Step 3. Execute definitions in OneStream Analysis 123

After configuring the tool and implementing the definitions, it’s time to execute the definitions. A calculation job needs to be created on the Execute screen within the existing definition to execute the member formula.

The documentation alerts for performance impact, so this is the part where you need to limit your consolidation/ calculation scope. In my case, I executed a 12-month force calculate for 1 entity:



After saving the Calculation Job, you can start it via the run button. After a few moments, the results are ready to be analyzed.



Step 4. Analyze results in OneStream Analysis 123

When the calculation is finished, you can review the results in the included dashboard. Here, you can enter the definition, Entity, Account, and period selection to show different Source and Target Scenario visualizations.



Also, there is an option to do further analysis using the Pivot option:




The new OneStream Scenario Analysis 123 is a great way to create various scenarios to compare against your current figures quickly. It allows a key user to quickly generates different scenario’s and compare them against each other. Unfortunately in this first release it is not yet possible to dynamically calculate the percentages for the future periods from a driver or a calculation. When that is added this is a must have for every planning solution in OneStream.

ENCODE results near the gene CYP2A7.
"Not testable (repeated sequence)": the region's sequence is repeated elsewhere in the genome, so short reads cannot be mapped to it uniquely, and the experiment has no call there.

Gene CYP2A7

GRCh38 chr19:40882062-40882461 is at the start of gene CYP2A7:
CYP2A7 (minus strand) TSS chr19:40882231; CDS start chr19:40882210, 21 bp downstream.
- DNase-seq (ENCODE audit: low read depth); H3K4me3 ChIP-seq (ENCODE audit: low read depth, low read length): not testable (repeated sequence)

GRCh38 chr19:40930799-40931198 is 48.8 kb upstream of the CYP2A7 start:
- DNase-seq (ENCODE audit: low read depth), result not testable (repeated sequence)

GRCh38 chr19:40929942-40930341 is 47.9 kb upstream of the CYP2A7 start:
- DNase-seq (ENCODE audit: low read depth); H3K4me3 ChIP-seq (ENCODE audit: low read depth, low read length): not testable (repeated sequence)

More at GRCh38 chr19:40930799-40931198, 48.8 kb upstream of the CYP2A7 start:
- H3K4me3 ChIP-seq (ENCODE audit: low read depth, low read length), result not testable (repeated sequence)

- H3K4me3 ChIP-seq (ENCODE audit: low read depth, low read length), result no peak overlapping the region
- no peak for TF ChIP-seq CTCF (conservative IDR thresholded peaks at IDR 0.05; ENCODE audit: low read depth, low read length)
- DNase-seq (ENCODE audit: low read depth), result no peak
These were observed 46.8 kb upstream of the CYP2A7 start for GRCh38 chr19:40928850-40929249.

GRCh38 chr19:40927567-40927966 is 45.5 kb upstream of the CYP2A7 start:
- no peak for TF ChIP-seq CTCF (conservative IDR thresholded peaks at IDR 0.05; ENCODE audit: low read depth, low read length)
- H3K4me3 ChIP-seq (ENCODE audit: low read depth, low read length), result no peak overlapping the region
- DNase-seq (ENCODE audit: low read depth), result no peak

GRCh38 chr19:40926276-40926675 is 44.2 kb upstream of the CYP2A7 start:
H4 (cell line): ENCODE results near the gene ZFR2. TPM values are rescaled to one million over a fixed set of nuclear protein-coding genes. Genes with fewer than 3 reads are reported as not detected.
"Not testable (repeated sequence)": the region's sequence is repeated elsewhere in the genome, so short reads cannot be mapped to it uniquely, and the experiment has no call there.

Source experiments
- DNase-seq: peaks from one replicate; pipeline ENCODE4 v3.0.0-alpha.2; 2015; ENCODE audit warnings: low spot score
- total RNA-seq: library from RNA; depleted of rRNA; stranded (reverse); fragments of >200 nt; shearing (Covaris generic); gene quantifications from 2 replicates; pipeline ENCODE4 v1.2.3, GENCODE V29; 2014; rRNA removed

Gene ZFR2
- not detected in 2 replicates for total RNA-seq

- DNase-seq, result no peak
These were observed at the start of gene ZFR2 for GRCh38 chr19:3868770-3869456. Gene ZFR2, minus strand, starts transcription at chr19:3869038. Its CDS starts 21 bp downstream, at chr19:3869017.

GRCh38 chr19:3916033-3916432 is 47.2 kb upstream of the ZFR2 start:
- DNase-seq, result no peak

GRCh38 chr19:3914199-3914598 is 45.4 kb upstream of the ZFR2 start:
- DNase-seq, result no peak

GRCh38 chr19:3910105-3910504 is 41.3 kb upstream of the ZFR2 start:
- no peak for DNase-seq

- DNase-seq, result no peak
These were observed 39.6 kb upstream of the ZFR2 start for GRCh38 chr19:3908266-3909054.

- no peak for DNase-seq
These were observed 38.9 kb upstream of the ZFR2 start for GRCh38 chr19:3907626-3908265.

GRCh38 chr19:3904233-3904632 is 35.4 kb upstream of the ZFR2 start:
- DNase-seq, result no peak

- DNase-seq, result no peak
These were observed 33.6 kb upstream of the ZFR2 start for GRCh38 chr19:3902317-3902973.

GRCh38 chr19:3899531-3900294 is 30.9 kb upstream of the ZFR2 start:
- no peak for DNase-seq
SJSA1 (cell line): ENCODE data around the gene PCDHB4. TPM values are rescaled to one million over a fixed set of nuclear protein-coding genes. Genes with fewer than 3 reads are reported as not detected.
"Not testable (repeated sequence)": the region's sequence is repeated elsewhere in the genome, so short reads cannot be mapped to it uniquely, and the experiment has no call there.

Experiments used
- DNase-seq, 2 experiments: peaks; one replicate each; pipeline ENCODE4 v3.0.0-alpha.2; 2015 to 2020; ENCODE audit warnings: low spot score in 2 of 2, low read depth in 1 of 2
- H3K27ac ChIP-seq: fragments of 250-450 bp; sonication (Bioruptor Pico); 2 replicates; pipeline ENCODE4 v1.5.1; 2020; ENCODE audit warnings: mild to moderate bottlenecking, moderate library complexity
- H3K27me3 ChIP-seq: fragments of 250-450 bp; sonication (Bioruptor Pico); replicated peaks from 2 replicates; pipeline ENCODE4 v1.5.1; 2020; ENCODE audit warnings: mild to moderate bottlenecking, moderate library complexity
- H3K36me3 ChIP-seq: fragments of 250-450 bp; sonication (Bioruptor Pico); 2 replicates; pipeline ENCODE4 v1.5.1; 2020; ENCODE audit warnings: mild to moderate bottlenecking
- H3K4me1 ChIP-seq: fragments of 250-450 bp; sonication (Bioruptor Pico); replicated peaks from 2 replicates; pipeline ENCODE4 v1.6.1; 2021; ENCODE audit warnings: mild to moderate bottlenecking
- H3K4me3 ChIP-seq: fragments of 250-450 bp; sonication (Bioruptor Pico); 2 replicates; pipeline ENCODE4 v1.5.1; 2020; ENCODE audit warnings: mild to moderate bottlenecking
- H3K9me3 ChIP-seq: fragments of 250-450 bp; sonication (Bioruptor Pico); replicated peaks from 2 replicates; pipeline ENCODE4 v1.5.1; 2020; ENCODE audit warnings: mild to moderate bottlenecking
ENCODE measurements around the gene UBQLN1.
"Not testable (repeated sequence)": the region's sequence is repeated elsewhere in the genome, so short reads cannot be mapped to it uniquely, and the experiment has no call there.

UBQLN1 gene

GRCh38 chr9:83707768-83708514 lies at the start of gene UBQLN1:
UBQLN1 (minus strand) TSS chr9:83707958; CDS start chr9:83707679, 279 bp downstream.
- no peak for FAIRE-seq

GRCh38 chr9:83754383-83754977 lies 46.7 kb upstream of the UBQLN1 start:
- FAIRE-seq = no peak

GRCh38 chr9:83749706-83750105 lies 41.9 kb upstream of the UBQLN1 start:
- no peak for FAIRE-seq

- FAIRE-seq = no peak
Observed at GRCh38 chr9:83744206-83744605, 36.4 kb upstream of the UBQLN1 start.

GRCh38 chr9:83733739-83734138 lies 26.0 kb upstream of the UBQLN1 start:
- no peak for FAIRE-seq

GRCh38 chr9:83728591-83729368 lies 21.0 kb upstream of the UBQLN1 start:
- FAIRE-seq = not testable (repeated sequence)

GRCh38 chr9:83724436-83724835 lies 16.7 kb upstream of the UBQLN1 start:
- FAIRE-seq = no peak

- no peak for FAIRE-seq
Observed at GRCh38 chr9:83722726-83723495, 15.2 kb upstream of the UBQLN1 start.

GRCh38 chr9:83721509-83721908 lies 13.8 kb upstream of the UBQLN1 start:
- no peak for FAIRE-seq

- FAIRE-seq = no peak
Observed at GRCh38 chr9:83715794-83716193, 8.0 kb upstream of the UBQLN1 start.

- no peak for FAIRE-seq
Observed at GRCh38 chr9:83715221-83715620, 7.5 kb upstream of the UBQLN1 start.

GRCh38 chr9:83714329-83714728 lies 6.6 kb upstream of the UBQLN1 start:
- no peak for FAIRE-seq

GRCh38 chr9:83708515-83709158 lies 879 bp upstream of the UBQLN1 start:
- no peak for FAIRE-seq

Pros of OneStream Scenario Analysis 123:
+ Easy and user-friendly way to set up calculated variance scenarios
+ Dashboard and Pivot functionality included
+ Quickly copy Definitions to change your

Cons of OneStream Scenario Analysis 123:
– Not yet possible to use dynamic drivers as input for the percentages

The setup is described in detail in the documentation, and the configuration can be done quickly. Therefore, I classify this solution as Admin Configurable. Please see my earlier post about classifications.